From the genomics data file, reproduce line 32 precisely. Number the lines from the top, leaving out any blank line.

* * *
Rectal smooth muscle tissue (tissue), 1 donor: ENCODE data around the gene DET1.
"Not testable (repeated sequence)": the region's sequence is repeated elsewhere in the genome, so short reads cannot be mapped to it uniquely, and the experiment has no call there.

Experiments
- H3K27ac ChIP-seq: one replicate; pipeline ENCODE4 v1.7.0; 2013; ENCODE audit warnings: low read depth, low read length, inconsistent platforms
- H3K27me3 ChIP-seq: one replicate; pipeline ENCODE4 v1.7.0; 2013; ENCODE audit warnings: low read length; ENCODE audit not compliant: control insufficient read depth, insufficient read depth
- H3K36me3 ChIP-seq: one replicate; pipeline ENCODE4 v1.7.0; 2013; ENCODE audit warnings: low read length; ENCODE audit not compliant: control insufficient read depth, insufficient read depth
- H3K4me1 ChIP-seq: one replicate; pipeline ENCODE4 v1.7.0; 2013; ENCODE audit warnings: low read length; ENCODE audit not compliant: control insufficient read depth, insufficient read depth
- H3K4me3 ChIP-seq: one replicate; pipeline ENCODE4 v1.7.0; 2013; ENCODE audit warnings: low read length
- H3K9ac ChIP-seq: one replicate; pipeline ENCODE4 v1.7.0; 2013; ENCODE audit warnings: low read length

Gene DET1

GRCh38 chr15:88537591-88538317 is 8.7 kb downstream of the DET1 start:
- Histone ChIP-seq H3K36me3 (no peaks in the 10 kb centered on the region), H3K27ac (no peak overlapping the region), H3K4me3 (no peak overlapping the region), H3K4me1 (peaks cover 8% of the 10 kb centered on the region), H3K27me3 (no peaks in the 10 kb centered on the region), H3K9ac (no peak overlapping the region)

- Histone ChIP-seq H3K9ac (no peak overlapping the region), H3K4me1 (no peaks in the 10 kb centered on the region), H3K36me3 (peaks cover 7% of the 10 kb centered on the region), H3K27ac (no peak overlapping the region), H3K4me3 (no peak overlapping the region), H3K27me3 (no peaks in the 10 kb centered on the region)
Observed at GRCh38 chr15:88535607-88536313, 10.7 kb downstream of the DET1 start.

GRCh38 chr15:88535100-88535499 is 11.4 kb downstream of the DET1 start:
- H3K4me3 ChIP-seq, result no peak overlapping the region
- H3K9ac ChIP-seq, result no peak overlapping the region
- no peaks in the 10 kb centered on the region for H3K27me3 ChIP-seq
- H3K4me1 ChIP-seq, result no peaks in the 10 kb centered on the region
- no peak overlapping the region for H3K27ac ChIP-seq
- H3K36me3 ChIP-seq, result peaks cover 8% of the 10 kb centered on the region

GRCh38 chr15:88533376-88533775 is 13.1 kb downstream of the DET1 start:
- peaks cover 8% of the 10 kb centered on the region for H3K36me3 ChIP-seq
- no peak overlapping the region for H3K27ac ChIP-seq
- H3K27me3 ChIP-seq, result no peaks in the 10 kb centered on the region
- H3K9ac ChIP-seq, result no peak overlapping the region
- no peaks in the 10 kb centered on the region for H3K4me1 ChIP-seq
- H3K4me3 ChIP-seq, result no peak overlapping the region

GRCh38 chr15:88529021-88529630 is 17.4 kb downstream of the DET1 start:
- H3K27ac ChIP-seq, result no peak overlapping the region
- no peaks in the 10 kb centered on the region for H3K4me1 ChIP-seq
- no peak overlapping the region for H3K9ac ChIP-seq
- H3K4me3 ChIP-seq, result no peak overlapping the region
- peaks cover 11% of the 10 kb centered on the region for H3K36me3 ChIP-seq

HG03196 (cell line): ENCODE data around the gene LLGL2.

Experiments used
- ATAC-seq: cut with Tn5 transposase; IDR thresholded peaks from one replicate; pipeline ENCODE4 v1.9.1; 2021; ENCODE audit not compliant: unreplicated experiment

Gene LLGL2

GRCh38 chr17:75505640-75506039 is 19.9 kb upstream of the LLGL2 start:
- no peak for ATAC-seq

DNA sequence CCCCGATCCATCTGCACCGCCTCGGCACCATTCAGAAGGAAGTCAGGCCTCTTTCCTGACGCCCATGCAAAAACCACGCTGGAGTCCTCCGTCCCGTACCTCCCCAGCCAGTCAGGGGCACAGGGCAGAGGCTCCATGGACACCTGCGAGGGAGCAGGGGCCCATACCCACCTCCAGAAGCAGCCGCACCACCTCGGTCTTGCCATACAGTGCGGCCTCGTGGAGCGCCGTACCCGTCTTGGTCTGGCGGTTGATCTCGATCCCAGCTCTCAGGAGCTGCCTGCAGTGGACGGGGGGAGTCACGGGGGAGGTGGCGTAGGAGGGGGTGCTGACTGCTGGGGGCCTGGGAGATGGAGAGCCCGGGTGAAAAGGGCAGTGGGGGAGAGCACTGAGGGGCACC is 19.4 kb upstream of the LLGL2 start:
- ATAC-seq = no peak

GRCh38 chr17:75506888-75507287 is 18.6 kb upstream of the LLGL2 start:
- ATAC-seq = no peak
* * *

- no peak overlapping the region for H3K9ac ChIP-seq